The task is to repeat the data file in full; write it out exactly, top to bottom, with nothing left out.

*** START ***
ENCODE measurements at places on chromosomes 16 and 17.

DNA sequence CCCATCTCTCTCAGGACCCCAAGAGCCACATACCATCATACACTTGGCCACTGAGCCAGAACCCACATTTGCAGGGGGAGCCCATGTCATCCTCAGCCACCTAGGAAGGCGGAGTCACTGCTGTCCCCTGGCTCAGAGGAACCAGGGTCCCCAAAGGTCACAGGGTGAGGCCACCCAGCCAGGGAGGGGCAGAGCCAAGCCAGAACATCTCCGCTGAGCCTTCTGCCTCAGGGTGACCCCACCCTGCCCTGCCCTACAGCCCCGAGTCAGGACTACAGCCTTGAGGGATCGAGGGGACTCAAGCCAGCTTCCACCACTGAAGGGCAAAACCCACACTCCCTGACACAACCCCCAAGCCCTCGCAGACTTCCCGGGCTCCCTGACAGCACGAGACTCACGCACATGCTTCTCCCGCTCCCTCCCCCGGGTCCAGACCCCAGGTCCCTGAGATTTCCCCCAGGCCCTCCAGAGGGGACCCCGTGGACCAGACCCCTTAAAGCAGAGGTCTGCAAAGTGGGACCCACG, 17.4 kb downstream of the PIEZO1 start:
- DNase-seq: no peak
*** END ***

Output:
ENCODE measurements at places on chromosomes 16 and 17.

DNA sequence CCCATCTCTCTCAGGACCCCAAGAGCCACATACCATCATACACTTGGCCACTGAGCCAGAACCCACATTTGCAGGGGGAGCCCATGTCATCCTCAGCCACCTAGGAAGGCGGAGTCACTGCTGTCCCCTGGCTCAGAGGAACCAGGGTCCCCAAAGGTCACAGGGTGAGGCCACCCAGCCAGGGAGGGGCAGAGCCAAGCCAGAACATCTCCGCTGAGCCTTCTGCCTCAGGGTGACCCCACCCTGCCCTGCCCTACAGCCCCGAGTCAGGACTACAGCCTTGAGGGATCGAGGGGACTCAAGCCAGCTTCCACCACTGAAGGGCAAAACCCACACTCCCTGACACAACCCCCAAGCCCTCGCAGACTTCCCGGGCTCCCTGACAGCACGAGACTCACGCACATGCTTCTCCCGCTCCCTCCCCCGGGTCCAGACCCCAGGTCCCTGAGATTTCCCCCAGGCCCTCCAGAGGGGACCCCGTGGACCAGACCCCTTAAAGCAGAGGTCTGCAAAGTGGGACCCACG, 17.4 kb downstream of the PIEZO1 start:
- DNase-seq: no peak